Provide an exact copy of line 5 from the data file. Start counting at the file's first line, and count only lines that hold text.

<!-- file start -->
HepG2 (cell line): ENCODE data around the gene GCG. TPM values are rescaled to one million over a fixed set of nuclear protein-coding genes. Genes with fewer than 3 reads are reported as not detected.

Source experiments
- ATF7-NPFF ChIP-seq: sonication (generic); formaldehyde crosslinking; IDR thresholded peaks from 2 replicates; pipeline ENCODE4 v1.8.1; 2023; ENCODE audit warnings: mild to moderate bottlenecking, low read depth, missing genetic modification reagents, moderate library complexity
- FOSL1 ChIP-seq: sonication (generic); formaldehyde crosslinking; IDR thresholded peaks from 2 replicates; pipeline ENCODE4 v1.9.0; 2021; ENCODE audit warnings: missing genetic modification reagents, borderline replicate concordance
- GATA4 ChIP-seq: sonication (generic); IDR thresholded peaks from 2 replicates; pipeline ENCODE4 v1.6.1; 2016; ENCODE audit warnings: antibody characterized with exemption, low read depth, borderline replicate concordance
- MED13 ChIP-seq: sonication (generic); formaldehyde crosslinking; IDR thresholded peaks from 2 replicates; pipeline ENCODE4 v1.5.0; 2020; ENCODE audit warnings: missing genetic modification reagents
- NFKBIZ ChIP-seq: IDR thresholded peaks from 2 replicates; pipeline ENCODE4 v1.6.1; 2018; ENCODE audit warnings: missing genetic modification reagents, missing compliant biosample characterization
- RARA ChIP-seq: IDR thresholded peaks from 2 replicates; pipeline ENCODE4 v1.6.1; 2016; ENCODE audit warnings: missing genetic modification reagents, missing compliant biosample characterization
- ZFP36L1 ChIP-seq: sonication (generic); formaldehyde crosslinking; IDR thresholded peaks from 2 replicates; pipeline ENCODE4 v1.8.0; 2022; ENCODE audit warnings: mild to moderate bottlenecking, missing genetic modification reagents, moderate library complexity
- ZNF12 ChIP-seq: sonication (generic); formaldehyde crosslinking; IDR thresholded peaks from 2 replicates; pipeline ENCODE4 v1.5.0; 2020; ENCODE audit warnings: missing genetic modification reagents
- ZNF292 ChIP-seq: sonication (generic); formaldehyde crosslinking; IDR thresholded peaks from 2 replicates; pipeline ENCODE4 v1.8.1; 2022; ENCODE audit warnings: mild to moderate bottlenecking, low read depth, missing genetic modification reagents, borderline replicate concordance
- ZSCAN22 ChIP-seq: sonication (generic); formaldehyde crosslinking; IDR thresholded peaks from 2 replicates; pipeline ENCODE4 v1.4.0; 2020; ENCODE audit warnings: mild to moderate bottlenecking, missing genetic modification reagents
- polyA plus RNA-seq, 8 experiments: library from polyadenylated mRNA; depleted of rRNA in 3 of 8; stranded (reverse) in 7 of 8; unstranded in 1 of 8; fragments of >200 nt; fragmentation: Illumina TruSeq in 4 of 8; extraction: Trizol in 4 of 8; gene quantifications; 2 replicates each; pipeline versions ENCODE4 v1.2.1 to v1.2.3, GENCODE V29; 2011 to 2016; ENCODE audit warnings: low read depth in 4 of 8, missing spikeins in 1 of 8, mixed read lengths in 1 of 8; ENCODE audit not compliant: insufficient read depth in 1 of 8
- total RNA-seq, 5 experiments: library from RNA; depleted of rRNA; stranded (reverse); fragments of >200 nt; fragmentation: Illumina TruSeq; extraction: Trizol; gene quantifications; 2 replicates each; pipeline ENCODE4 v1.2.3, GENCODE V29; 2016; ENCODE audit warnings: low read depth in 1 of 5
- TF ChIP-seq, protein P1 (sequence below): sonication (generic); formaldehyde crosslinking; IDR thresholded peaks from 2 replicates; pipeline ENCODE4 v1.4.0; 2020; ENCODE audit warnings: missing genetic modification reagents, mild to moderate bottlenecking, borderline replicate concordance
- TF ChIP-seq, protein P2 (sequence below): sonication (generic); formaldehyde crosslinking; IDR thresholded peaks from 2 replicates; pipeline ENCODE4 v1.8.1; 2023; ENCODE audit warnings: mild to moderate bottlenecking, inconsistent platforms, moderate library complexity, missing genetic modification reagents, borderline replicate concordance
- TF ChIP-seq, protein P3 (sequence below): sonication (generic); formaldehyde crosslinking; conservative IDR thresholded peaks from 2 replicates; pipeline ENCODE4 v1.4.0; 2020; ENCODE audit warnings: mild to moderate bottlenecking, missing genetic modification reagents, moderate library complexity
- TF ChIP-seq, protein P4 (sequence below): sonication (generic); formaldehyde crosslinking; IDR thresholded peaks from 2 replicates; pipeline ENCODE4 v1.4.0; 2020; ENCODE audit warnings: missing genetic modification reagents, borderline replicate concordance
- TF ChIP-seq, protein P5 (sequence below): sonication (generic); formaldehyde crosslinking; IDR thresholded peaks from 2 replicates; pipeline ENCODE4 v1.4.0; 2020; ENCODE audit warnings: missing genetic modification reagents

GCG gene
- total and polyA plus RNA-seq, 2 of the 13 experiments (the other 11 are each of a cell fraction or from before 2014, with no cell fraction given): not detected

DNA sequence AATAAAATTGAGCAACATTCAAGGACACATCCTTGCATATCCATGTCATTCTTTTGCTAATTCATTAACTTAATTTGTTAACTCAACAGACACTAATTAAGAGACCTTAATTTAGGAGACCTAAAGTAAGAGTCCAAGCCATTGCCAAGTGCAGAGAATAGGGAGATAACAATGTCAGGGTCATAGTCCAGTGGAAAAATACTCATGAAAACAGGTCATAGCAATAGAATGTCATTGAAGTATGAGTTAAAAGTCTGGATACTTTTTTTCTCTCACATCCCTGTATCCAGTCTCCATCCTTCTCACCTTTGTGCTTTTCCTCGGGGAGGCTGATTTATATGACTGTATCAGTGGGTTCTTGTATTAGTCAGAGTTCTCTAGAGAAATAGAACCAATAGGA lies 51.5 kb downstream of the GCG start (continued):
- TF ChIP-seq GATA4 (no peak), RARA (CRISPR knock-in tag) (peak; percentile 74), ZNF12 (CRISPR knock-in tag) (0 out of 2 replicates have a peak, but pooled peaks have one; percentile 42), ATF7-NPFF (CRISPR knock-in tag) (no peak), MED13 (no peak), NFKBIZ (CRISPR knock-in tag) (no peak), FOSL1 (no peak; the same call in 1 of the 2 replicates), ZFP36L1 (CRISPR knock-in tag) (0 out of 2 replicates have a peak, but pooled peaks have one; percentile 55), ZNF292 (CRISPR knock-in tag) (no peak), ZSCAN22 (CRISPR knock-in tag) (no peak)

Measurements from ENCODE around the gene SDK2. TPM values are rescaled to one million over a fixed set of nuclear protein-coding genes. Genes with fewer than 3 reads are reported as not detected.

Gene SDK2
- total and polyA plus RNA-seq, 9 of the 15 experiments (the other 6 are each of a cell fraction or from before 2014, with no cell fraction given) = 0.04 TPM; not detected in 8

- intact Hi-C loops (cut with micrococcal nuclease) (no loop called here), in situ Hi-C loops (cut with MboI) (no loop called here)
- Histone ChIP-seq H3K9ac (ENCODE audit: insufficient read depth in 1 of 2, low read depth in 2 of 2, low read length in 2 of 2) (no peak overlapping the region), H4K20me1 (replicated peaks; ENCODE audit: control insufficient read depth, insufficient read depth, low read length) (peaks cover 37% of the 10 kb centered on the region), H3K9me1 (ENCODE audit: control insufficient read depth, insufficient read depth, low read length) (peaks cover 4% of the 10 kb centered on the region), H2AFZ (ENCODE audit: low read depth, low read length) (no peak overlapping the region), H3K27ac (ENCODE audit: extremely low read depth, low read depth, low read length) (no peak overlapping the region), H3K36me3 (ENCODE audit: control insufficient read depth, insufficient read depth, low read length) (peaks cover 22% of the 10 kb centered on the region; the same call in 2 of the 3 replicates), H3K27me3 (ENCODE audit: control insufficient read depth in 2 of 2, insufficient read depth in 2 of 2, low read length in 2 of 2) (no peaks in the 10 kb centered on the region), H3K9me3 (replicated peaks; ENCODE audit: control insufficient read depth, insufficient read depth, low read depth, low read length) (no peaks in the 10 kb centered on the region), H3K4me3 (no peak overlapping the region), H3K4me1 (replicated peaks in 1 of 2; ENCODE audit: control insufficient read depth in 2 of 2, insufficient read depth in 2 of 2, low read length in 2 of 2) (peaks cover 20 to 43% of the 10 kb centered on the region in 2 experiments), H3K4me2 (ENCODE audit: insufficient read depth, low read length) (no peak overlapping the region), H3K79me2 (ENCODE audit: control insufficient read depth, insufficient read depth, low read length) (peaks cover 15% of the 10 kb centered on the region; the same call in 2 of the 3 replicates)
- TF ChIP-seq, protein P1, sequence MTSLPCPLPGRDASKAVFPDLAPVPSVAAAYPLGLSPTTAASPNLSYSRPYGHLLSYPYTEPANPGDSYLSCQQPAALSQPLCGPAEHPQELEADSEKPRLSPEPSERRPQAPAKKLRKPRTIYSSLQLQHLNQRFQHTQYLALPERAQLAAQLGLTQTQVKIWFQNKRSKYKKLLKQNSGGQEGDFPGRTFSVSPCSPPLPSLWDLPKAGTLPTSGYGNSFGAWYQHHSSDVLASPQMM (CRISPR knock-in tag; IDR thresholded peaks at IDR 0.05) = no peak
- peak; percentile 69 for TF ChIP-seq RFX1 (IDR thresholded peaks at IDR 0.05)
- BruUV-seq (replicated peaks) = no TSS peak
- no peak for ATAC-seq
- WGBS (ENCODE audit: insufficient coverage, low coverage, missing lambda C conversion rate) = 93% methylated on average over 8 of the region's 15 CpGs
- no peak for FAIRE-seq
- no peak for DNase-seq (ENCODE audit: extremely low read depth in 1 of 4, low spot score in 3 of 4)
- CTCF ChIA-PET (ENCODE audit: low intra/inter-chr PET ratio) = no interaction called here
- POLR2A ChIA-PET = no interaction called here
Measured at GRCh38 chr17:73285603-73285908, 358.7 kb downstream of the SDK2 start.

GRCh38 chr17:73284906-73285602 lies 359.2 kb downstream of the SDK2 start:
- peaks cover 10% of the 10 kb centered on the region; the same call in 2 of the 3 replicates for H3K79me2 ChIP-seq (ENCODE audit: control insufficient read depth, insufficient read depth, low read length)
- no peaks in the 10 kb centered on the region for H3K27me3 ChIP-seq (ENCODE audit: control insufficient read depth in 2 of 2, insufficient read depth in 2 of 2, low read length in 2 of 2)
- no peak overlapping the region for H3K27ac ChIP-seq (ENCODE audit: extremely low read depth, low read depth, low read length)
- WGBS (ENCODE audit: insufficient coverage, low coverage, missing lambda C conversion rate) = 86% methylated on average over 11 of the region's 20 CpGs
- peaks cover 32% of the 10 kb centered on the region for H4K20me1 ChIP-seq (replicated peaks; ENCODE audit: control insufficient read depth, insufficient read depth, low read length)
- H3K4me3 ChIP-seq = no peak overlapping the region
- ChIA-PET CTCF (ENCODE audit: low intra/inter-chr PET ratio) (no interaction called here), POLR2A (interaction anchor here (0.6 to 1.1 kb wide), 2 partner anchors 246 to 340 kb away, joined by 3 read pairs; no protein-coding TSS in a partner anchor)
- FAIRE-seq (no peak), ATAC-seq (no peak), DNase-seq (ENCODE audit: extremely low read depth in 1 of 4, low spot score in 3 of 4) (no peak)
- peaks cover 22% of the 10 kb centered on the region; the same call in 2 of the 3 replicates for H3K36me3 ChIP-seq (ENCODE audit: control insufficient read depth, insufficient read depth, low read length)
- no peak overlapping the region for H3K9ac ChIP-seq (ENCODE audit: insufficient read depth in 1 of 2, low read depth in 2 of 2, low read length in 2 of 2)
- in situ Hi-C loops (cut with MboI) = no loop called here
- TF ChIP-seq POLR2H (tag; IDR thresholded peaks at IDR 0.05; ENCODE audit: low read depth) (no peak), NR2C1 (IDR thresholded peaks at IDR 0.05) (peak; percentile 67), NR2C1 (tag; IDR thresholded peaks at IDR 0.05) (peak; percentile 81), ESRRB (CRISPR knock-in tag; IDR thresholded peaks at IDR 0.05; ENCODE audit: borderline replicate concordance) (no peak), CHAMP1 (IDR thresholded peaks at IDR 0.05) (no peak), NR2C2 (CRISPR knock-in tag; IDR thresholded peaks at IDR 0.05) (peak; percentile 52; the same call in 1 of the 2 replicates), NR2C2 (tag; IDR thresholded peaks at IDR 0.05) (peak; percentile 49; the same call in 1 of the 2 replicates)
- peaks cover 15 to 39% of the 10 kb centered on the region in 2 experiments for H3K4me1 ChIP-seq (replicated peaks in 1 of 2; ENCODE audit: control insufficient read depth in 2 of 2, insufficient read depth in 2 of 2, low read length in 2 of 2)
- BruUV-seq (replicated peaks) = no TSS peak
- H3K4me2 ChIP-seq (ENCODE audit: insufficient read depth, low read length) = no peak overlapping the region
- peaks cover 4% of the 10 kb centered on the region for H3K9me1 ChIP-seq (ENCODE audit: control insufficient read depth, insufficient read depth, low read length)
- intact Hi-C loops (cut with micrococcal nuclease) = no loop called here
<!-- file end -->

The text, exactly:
- GATA4 ChIP-seq: sonication (generic); IDR thresholded peaks from 2 replicates; pipeline ENCODE4 v1.6.1; 2016; ENCODE audit warnings: antibody characterized with exemption, low read depth, borderline replicate concordance